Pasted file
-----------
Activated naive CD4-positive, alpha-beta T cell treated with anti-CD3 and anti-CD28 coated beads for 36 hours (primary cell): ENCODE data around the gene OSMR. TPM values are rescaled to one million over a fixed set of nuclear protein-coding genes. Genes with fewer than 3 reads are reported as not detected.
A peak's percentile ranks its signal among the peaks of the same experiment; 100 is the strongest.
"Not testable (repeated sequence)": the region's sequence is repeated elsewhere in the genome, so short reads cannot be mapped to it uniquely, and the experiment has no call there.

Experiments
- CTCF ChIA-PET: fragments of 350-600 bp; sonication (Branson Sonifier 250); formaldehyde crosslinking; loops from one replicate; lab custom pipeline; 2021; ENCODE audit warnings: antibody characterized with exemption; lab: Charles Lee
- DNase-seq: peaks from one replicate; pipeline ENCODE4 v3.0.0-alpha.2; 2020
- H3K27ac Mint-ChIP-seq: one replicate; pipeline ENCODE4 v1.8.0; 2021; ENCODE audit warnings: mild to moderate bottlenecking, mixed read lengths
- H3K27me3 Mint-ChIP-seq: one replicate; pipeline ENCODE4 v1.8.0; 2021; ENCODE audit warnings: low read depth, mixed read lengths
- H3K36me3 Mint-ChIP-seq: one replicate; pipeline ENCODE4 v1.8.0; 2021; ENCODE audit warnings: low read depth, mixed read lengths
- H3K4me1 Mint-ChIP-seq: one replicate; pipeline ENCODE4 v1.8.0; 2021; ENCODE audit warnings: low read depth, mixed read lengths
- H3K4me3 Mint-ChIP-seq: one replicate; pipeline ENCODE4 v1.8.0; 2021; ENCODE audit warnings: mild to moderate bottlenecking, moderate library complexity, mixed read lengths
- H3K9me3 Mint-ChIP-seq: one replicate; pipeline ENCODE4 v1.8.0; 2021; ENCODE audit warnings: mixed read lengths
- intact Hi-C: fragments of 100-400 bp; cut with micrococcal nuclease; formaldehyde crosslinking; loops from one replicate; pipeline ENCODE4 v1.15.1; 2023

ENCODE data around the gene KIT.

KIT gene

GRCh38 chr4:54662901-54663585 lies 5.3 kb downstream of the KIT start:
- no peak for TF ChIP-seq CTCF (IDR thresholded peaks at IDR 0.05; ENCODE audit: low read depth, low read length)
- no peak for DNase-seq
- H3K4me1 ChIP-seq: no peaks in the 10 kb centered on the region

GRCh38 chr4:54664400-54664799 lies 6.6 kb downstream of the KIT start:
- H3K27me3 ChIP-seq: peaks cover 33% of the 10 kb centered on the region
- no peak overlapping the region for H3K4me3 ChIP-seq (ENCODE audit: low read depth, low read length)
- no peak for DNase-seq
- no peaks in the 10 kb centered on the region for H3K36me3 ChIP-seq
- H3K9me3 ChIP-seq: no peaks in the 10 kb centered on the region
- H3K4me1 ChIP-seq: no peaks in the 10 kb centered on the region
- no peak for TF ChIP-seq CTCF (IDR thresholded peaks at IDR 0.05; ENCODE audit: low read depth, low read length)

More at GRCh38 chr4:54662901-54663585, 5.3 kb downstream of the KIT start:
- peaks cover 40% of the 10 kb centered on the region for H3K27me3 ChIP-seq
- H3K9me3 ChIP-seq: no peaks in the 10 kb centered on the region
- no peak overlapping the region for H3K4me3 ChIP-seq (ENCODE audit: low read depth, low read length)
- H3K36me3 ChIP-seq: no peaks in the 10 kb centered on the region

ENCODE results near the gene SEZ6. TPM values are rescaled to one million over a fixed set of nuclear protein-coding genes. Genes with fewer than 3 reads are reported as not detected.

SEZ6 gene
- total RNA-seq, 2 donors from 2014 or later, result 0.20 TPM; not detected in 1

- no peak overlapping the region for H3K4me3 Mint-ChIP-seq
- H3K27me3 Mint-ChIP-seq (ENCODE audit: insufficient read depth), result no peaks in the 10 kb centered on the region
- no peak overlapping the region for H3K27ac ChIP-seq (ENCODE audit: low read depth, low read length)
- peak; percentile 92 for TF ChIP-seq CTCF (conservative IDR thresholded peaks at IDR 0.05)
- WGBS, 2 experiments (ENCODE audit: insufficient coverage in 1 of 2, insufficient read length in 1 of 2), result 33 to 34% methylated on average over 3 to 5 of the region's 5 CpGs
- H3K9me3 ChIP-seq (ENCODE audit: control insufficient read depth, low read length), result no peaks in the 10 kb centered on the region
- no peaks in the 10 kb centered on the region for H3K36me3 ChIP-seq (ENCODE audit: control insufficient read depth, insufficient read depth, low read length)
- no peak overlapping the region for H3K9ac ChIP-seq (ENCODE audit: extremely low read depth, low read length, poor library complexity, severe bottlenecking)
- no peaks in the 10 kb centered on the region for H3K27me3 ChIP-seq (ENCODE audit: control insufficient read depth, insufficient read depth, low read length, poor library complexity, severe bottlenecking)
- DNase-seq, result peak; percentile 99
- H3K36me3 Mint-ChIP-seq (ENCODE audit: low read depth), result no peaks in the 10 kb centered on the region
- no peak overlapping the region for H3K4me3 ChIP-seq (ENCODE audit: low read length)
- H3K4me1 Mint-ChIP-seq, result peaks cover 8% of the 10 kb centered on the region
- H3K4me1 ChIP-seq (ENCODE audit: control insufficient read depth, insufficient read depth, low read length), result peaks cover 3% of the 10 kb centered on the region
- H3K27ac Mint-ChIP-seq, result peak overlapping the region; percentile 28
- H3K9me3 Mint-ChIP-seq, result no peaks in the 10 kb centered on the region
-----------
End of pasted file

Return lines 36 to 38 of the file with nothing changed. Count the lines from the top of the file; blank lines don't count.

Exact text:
- no peak overlapping the region for H3K4me3 Mint-ChIP-seq
- H3K27me3 Mint-ChIP-seq (ENCODE audit: insufficient read depth), result no peaks in the 10 kb centered on the region
- no peak overlapping the region for H3K27ac ChIP-seq (ENCODE audit: low read depth, low read length)